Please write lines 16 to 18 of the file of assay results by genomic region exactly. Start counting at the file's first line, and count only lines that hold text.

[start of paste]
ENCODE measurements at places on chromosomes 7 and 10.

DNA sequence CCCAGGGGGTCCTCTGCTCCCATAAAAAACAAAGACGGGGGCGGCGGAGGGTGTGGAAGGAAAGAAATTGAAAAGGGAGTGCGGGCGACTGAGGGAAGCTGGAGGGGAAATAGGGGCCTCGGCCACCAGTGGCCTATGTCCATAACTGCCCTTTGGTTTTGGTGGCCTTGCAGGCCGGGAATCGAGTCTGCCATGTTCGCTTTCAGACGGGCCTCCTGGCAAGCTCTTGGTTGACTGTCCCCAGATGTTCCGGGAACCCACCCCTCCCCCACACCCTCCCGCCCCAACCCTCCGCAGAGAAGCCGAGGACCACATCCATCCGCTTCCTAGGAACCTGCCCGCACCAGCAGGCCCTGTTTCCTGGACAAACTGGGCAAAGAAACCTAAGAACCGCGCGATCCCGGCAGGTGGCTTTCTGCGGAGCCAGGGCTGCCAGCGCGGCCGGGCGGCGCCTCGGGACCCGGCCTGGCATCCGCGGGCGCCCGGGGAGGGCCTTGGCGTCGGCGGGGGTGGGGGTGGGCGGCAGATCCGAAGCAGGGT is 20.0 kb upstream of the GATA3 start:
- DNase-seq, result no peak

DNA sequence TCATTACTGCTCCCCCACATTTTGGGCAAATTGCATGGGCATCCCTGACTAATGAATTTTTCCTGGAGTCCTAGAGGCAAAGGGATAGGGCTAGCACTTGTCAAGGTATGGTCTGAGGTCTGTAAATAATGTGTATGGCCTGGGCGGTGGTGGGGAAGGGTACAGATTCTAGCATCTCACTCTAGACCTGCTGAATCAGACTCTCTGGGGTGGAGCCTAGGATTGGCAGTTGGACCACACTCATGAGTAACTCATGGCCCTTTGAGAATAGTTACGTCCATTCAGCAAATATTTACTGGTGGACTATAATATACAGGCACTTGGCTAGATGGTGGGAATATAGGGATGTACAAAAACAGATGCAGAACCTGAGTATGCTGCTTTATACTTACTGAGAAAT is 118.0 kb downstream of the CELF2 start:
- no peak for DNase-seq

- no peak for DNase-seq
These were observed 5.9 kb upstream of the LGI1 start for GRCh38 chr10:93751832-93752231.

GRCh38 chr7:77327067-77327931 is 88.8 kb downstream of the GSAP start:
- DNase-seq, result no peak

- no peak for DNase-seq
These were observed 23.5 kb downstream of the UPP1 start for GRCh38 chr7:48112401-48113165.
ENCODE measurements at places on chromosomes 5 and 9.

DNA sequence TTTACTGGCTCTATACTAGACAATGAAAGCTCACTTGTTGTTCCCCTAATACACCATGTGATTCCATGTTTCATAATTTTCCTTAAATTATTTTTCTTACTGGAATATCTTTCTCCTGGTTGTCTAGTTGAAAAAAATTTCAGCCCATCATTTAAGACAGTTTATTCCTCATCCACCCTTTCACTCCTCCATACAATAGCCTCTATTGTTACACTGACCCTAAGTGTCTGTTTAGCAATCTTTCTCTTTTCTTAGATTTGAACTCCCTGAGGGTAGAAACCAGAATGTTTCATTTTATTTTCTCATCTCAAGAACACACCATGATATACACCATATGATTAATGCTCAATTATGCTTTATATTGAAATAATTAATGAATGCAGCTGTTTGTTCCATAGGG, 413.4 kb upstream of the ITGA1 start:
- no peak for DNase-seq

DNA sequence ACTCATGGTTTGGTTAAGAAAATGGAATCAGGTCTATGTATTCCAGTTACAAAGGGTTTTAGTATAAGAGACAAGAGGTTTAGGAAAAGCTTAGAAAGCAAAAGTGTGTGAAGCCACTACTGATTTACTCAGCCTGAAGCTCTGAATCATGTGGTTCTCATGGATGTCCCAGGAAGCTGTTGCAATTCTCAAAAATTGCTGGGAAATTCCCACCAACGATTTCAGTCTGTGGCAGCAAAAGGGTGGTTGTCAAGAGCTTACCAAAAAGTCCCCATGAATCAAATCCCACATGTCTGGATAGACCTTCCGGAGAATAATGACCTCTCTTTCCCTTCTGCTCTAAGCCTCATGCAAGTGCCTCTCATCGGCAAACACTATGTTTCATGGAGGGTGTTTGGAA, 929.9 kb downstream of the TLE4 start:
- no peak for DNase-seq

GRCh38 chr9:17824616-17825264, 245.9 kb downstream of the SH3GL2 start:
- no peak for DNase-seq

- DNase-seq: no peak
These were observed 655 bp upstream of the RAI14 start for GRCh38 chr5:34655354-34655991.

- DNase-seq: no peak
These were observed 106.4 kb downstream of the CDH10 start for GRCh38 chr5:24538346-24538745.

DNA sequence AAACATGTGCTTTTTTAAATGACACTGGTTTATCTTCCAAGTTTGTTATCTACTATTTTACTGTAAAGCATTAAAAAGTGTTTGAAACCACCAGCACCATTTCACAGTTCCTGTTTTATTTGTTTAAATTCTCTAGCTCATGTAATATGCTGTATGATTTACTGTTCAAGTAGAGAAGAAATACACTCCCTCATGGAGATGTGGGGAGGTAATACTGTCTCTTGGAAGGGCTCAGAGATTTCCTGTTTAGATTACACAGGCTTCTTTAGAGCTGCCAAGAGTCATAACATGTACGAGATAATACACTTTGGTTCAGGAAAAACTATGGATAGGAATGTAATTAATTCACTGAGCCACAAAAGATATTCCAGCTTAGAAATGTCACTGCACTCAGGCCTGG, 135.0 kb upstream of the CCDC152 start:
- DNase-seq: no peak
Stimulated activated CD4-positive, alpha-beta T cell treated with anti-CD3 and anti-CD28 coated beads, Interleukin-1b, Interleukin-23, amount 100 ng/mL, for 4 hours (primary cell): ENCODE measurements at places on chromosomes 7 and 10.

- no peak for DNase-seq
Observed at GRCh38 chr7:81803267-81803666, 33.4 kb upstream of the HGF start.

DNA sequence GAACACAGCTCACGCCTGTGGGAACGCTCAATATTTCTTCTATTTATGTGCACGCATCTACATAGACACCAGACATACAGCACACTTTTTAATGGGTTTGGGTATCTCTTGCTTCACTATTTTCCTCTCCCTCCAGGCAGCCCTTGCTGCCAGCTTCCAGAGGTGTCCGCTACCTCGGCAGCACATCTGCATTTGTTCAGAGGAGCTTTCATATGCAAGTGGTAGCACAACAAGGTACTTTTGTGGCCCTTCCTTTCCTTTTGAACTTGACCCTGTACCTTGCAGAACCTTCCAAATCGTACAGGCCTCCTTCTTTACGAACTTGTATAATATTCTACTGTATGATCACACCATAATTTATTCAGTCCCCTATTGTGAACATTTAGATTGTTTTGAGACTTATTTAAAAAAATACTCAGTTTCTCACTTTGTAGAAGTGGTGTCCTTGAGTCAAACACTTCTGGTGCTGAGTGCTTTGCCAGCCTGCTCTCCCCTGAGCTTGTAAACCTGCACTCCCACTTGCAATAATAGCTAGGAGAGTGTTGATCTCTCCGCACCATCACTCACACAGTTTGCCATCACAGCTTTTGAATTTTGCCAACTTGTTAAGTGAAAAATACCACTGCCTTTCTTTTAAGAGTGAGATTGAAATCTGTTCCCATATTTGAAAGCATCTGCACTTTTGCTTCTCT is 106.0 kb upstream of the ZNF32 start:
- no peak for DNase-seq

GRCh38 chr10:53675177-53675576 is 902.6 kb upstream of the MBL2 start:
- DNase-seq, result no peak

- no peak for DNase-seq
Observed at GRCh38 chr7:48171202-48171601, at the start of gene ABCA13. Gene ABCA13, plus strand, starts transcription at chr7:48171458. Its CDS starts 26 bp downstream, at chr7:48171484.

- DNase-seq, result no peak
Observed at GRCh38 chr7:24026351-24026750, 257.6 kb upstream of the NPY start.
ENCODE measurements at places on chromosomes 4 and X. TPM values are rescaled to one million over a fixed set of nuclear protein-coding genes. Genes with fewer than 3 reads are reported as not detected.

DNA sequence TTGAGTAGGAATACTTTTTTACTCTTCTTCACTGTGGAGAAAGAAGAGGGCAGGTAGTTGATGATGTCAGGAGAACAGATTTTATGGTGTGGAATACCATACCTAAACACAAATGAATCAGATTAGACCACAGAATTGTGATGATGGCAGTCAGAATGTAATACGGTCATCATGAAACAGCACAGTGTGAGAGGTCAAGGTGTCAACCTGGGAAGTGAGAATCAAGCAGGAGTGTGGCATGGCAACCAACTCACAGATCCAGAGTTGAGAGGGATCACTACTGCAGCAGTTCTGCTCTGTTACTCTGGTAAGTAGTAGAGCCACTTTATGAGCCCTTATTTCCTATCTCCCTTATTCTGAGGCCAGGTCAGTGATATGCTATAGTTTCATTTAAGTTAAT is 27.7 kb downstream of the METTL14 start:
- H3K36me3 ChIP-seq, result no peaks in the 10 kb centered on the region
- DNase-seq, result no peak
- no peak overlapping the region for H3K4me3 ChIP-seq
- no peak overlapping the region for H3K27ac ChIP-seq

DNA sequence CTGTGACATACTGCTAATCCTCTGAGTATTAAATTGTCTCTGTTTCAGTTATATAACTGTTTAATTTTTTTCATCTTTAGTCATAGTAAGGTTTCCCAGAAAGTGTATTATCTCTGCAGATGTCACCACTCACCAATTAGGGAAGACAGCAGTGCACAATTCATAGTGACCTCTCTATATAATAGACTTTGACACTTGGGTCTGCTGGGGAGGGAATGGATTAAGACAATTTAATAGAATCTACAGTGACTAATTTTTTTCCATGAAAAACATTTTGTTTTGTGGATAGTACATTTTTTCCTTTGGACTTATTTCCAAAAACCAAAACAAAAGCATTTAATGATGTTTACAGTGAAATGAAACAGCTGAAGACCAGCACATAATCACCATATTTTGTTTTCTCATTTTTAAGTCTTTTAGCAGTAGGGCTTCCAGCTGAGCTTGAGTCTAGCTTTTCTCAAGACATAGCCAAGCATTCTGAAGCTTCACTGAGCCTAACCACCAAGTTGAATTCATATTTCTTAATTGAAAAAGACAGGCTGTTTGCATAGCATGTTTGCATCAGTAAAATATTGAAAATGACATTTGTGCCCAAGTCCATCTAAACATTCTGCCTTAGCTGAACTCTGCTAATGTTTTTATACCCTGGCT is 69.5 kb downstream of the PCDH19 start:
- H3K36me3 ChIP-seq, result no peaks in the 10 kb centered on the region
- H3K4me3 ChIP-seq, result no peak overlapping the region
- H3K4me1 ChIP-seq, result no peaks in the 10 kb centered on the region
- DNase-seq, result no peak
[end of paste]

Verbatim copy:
- no peak for DNase-seq

GRCh38 chr9:17824616-17825264, 245.9 kb downstream of the SH3GL2 start:
- no peak for DNase-seq